Speaking at a conference before the four years of government of Prime Minister Narendra Modi, Sushma Swaraj, Minister of Foreign Affairs of India, stated that bilateral discussions between India and Pakistan remained unlikely.
He said: "We are always ready for talks with Pakistan but with the warning that terror and talks can not go hand in hand."
"There can not be a global dialogue until Pakistan avoids terror.
"When people are dying on the border, talking about dialogue is not appropriate."
The main Indian legislator also criticized the Gilgit-Baltistan Order of 2018, which was seen in India as Pakistan's goal of incorporating the disputed region as its fifth province.
Gilgit-Baltistan is the northernmost administrative region of Pakistan, bordering Indian-administered state of Jammu and Kashmir to the south. Both Gilgit-Baltistan and Jammu and Kashmir are disputed between Pakistan and India.
The order was approved on May 21 by the Pakistani cabinet and endorsed by the regional badembly.
However, Swaraj criticized the measure and said: "Pakistan is trying to teach us history and geography.
" It is a country that does not believe in the rule of law and I would only say one thing to your answer ". who speaks? "
The Deputy High Commissioner of Pakistan in India, Syed Haider Shah, was also summoned following the order.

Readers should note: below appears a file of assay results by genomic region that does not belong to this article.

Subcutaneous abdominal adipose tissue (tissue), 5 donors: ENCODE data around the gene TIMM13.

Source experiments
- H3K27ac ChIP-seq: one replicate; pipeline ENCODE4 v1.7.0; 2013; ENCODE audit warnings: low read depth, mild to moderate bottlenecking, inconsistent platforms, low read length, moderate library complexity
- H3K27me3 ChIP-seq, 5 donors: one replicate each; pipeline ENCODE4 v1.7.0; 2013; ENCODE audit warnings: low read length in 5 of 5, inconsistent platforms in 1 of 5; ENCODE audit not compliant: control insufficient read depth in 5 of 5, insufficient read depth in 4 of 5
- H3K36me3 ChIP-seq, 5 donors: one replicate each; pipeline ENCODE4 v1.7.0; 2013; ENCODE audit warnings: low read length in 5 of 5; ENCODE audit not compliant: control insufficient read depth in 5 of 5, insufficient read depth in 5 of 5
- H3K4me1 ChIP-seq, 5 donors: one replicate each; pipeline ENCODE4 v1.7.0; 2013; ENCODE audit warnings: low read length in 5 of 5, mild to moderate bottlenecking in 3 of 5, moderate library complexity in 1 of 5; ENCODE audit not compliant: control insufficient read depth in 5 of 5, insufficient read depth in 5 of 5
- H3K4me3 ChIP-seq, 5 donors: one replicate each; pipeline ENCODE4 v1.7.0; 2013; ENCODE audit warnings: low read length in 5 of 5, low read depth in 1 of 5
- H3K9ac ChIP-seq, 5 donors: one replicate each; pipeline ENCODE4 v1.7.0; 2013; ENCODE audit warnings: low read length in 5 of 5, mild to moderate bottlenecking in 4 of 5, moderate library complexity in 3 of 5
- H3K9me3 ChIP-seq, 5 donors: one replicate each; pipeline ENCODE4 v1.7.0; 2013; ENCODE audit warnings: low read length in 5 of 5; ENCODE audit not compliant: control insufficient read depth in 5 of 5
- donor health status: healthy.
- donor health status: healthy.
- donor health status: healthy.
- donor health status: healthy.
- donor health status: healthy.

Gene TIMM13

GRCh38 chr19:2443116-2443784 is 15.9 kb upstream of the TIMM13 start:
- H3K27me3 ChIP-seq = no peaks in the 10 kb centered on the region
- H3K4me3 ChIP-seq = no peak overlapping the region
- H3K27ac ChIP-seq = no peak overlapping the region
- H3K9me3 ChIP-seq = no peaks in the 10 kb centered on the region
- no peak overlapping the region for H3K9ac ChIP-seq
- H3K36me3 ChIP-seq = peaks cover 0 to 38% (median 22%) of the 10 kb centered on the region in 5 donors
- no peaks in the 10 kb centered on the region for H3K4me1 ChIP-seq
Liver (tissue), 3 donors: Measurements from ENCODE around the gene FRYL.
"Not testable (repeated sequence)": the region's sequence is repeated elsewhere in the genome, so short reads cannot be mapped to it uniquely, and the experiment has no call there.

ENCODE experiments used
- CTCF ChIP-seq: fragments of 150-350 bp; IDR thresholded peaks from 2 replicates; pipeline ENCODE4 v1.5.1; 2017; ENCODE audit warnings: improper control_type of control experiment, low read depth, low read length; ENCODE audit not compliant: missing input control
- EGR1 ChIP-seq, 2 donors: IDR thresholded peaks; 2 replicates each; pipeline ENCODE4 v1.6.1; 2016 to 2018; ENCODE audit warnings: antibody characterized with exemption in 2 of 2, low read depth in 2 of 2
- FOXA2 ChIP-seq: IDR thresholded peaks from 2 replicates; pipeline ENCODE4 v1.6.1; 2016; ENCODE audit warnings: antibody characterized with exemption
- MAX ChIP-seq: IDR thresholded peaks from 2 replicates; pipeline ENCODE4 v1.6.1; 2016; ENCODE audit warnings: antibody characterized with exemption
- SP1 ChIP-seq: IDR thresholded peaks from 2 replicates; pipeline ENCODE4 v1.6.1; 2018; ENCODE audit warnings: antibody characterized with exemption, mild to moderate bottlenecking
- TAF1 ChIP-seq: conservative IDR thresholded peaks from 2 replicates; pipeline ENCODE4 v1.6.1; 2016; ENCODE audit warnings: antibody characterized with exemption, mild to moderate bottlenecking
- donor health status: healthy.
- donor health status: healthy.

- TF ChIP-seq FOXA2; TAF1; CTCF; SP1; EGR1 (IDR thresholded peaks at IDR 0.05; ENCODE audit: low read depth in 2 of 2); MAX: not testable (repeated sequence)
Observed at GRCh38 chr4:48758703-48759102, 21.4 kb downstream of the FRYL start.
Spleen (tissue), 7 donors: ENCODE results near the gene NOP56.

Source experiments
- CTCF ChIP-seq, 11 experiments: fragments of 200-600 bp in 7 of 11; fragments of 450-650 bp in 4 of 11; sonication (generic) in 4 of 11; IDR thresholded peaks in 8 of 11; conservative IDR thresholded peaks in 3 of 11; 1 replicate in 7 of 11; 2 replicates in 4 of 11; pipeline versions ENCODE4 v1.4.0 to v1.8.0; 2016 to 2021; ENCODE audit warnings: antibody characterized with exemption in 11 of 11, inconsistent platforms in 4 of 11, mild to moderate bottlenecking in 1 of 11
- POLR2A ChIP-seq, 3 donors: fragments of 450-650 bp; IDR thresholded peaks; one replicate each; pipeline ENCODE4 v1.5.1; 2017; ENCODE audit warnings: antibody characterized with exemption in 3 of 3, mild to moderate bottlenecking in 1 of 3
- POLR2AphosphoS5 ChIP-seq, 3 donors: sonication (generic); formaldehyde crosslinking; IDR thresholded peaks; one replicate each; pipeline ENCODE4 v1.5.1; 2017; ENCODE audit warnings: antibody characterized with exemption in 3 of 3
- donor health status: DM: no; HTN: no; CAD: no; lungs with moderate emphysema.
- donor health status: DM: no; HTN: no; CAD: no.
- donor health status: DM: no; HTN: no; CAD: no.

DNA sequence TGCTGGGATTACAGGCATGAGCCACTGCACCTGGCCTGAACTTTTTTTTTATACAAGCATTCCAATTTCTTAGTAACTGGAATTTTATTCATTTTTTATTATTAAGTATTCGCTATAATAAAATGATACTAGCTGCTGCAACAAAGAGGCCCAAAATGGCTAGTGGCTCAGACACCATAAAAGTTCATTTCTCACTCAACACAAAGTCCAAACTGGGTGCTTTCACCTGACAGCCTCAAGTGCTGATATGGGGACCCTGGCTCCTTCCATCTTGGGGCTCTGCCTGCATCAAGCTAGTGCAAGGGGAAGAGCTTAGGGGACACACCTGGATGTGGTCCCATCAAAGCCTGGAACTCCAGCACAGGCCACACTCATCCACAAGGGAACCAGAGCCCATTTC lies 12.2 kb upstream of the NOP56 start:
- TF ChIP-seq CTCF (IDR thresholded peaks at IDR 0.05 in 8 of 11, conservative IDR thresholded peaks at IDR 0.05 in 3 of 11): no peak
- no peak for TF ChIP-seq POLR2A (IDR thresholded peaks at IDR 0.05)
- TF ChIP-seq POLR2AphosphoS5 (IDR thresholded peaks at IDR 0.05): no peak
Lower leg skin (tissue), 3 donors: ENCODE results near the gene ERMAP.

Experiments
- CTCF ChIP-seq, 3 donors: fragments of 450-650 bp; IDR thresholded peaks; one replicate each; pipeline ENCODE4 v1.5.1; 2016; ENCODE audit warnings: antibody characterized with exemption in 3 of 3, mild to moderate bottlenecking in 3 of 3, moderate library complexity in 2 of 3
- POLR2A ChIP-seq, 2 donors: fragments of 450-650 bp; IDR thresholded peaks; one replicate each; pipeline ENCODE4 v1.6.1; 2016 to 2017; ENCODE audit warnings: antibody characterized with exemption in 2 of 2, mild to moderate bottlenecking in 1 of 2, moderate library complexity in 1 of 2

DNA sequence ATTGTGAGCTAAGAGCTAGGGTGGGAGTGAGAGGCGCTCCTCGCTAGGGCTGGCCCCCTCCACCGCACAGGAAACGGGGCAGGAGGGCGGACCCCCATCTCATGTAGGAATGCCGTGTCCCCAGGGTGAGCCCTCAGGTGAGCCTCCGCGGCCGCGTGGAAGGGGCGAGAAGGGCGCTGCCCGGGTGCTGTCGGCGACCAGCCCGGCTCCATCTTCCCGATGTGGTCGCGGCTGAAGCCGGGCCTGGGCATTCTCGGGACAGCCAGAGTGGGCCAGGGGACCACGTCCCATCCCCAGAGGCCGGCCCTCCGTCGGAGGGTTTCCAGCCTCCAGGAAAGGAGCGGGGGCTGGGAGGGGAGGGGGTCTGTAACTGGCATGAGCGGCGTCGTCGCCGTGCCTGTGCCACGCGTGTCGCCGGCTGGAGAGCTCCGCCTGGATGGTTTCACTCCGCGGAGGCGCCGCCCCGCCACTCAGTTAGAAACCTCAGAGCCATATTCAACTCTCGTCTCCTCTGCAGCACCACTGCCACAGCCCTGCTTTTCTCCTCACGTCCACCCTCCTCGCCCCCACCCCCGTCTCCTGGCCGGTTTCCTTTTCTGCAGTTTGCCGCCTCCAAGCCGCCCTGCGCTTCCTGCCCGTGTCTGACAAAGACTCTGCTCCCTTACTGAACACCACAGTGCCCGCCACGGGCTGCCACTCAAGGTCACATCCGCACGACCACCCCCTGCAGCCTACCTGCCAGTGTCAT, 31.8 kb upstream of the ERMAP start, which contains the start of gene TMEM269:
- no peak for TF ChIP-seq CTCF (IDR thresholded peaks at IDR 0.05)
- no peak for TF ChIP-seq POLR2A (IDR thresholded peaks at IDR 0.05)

The Indian government declared that any attempt by Pakistan to alter the state and administrative control of Gilgit-Baltistan under its "forced and illegal occupation" had no legal basis.
Despite the official ceasefire in 2003, violence has regularly erupted between India and Pakistan along its disputed border in Jammu and Kashmir and Gilgit-Baltistan.
Tension between the two nations has increased significantly since last December, when both nations accused each other of killing soldiers on both sides.
India also accused Pakistan of sending combat entities through the Line of Control (LoC) to attack Indian soldiers; an accusation that Pakistan has repeatedly denied.
According to official statistics, there were 860 incidents of ceasefire violations by Pakistani troops throughout the LoC in 2017, compared to only 221 the previous year.
Rebel fighters in Kashmir have been pushing for independence from India since 1989, and have been calling for merging India-controlled Kashmir with Pakistan.
Kashmir has been a contested region since India and Pakistan gained their independence from the United Kingdom in August 1947, and both nations have claimed the region.
Kashmir was free to access India or Pakistan after the partition, and local leader Maharaja Hari Singh chose India, which led to a two-year war in 1947.
India maintains almost 500,000 troops in the region in order to suppress the uprisings, and about 70,000 people have died in violence along the India-Pakistan border since 1989.